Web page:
Random Thought:

"I shalll take the heart. For brains do not make one happy, and happiness is the best thing in the world."

~L. Frank Baum, The Wonderful Wizard of Oz

Monday, April 21, 2014

Naming Cows

Do you name your cows?  Apparently we do.  I guess you could say it's been a long winter feeding here because now the majority of our cow herd (and some of the corrientes too) all have names.  Of course it falls on mom to remember all of the names and who each name goes to.  When there were only 3 cows and calves, it wasn't this hard!

I do take full responsibility.  I encouraged the boys to name the twin heifers their grandpa gave them a couple of years ago.  QT named his "Rosie," and TR had "Juliet" and her calf "Gnomeo" (who is now our herd bull).  Our other bull is named "Tybalt" to go with the Gnomeo and Juliet theme.  Some names are pretty unimaginative.  We have a "Blackie" (she's black), "Red" (she's red), "Baldy" (who has a white face), and "Roanie" (you guessed it, she's roan).  Then there is a "Vindicator," our muley herford heifer and "Ely the Second" (Ely the first belongs to the ranch and resides at Red House).  Some names are really off the wall.  We have a black calf named "Sunshine," a red cow fondly known as "Mustard Sandwich," (because QT likes mustard on his sandwiches), and a black and white corriente known as "Snowflake."

I have vetoed a few names.  We just can't have a bull named "Sprinkles."  I wouldn't let them name the cow that got me down last winter "Fighter Attack" either.  We need some more color in our cow herd because the color black is about exhausted!

Friday, April 18, 2014

5 Things Every Cowgirl Needs in the Kitchen

When the Cowboss and I were first married, we had a camp job.  I spent 9 months of the year in remote cow camps, and it was heaven.  Some months we lived in cabins, but a lot of the time we lived in a camper. Not a very nice camper, but camp was way better than the company house we had to live in.  I could put my arms out and touch both walls, but I didn't complain.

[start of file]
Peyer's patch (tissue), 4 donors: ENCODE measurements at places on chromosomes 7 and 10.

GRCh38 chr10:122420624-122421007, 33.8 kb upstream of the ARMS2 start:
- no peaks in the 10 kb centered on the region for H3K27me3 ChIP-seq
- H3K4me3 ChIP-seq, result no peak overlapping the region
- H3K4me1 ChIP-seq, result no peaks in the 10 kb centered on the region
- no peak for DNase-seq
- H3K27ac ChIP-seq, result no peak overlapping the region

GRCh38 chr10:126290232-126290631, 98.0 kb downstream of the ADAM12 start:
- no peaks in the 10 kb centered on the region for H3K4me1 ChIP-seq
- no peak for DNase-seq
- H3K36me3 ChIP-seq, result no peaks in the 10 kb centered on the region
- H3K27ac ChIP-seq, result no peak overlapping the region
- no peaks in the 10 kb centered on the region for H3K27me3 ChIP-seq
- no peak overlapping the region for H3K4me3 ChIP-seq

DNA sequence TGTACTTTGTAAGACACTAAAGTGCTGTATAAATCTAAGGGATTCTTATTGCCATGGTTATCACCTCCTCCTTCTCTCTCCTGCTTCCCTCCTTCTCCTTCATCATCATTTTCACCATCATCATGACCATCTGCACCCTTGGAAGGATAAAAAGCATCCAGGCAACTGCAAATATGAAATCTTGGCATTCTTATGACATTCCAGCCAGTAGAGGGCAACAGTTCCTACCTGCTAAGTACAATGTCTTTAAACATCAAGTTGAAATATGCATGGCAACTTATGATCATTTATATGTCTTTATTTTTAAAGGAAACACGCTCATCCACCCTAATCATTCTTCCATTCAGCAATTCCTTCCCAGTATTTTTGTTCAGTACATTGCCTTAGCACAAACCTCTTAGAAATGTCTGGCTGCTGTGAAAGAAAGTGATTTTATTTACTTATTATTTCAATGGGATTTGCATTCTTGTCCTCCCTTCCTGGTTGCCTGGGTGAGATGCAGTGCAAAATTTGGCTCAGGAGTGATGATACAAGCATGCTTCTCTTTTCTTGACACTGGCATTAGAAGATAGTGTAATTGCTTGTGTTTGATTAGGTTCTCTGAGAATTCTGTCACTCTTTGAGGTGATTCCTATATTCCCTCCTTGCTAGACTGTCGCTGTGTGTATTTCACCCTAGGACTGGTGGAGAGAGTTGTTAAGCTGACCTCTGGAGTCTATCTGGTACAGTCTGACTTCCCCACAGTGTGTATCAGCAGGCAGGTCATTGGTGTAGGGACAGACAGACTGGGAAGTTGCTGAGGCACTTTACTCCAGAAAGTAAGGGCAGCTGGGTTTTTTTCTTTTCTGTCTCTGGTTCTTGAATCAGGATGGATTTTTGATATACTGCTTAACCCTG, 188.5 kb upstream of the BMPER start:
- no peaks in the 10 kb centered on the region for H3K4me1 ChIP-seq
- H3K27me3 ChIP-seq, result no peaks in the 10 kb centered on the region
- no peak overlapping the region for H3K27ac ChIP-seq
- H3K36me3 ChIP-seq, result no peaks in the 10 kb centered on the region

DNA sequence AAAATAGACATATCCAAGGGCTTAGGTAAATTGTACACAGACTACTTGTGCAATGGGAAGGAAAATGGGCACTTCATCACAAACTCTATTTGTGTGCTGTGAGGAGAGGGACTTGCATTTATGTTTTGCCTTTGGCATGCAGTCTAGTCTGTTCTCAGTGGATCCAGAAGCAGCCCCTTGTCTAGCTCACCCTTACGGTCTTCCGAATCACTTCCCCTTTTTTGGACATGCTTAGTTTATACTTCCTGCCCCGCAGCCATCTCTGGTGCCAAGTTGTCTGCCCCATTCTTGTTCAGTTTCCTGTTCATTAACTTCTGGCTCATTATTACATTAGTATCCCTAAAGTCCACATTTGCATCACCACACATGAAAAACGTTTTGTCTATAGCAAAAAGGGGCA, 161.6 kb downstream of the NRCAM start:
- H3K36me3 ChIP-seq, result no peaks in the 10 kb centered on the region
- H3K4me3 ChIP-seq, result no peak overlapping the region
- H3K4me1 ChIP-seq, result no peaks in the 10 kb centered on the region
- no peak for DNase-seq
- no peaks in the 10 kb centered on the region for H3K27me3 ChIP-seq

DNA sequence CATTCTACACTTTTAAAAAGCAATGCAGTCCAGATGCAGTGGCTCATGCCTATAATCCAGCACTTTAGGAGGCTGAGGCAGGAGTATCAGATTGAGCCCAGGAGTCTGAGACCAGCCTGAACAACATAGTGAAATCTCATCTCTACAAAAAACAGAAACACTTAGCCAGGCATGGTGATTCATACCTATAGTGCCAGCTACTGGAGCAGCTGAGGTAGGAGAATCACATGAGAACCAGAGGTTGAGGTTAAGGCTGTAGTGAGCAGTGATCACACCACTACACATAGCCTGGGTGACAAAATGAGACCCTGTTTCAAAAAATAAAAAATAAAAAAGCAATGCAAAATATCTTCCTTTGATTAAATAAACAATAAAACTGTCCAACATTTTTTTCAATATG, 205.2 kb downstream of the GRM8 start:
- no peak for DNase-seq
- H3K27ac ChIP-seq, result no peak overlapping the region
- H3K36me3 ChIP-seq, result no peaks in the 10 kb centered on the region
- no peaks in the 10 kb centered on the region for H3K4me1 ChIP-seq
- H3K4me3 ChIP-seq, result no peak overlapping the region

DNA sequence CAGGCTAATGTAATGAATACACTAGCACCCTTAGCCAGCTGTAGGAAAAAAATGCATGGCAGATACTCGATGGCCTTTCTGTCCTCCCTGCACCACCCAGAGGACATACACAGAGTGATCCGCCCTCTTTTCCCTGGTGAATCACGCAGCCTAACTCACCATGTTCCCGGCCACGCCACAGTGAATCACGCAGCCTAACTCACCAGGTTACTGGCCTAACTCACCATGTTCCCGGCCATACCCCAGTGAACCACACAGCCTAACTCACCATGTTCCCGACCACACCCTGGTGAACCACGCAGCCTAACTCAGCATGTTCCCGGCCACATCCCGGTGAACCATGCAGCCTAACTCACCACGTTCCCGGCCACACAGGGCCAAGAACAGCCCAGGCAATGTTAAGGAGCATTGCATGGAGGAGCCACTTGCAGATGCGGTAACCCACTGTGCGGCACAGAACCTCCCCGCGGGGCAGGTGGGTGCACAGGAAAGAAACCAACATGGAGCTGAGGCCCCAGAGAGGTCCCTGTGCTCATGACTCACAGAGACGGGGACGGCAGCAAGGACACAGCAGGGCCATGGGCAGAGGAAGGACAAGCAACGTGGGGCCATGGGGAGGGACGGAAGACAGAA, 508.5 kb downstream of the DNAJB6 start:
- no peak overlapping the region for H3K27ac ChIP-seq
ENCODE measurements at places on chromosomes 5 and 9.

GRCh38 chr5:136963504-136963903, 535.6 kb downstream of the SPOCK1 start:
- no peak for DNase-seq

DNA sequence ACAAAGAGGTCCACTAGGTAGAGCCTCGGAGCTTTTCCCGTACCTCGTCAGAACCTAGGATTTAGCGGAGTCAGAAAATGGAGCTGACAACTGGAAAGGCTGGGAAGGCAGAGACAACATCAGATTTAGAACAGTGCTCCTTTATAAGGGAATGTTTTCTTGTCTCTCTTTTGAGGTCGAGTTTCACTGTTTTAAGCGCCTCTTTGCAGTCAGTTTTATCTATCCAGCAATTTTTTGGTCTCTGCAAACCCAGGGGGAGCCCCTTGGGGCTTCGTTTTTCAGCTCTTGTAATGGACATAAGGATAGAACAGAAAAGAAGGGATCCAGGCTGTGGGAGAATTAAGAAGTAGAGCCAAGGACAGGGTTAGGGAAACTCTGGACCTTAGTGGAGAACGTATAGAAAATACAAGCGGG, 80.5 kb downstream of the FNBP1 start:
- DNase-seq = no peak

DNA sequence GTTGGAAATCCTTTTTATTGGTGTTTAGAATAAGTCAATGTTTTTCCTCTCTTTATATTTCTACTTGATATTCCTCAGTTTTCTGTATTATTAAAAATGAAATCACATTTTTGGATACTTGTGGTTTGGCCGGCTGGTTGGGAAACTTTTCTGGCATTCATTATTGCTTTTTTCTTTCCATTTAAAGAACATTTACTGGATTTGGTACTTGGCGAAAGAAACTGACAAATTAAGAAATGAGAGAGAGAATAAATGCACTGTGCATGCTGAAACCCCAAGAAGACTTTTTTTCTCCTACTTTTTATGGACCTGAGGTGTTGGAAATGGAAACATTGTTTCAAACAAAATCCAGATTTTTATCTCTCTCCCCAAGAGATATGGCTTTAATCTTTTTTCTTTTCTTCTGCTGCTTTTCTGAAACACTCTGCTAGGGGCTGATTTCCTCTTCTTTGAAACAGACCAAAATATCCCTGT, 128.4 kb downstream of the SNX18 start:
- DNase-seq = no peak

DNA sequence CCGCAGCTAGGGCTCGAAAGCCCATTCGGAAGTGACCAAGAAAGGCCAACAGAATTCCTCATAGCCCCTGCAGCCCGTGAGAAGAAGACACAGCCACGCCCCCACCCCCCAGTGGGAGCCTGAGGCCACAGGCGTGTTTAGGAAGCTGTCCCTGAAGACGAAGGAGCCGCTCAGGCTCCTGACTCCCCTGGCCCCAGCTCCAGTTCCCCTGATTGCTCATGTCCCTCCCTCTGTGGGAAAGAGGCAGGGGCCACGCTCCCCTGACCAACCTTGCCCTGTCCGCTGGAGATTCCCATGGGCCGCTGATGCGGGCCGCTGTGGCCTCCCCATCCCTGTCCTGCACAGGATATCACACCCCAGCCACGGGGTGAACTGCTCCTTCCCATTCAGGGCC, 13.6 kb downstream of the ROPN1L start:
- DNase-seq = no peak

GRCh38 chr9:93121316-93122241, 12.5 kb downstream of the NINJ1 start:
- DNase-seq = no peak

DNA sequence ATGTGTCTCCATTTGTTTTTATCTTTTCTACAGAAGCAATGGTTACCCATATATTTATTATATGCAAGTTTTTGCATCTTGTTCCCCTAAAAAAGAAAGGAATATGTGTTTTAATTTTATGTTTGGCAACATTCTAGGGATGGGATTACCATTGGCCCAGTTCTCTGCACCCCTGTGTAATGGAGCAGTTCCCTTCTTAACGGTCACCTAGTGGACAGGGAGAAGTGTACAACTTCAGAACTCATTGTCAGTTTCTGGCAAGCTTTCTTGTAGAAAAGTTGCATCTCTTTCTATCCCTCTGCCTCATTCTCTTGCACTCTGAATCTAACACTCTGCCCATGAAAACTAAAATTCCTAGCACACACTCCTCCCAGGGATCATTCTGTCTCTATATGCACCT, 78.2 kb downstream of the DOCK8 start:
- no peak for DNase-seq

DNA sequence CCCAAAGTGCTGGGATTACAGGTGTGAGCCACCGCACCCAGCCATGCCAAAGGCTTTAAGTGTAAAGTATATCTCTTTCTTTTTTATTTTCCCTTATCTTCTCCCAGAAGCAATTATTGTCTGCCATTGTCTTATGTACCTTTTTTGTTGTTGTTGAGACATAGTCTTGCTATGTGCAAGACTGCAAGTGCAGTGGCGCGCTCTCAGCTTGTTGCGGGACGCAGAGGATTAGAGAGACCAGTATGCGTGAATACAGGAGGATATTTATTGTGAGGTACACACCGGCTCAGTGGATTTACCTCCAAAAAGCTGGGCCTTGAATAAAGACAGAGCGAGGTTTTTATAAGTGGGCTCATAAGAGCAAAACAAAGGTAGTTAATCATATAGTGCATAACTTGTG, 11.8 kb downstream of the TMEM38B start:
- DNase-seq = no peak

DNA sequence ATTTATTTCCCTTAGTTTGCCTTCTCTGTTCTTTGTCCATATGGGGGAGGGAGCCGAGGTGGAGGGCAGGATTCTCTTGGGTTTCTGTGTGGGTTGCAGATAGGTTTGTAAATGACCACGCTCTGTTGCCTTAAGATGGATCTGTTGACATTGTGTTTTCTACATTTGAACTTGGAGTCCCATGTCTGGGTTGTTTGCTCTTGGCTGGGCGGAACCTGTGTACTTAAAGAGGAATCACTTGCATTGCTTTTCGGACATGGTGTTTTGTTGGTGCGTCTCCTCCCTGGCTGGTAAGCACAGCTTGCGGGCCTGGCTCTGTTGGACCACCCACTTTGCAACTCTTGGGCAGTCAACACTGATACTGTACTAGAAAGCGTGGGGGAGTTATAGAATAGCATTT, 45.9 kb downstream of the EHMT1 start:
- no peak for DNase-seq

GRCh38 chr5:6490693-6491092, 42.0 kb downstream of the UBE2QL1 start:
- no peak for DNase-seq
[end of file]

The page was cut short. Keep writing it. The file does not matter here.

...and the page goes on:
Since we moved about 8 times a year, we packed pretty light.  Not having electricity and packing water, we didn't have much use for a lot of kitchen gadgets either.  This is my list of 5 kitchen items I think every cowgirl needs.  They are the 5 I couldn't live without.

1.  Cast Iron Skillet.


Cast iron is awesome!  You can use it on the stove, in the oven, or even the campfire.  It is easy to clean and helps prevent anemia.  You can use a skillet to fry and egg, bake biscuits, cook a steak, or bake a cake.  It is super versatile.  Have I mentioned they make a great tool for self defense?  Or attitude adjustments?*

2.  Cast Iron Dutch Oven.


Like a cast iron skillet, it can be used anywhere.  I used mine much as a crockpot.  I can adapt any crockpot recipe to cook in a dutch oven in my oven.  The biggest obstacle I had was getting it to fit in a camper oven!

3.  Mixing Bowl.


Mixing up biscuits, pancake batter, or scrambling eggs is definitely easier if you have a decent bowl to do it in.

4.  Wooden Spoon.


You have to have something to stir with.  The nice thing about a wooden spoon is it won't melt, so it can be used on the stove top, and if you don't have a potholder, you can use it to lift the lid off a dutch oven.  They are also pretty cheap, so you can replace them very easily.

5.  Spatula.


Comes in handy flipping pancakes and eggs, or serving dinner.

What are 5 kitchen tools you can't live without?

*The Rambling Ranch Wife does not condone adjusting spouse's attitude with a cast iron skillet.  The threat alone of using said skillet should do the trick!  ;)





Monday, April 14, 2014

Work

I just completed 3 months of U.S. Census phone surveys.  One of the questions I was routinely asked was "How many hours did you work last week at your primary job?  How many hours did your husband work at his primary job?"  WE live on a ranch.  I am a cowgirl.  The Cowboss is a cowboy.  Do you think they would believe me if I responded with "Well, there are 7 days in a week and 24 hours in a day, so I guess 168 hours?"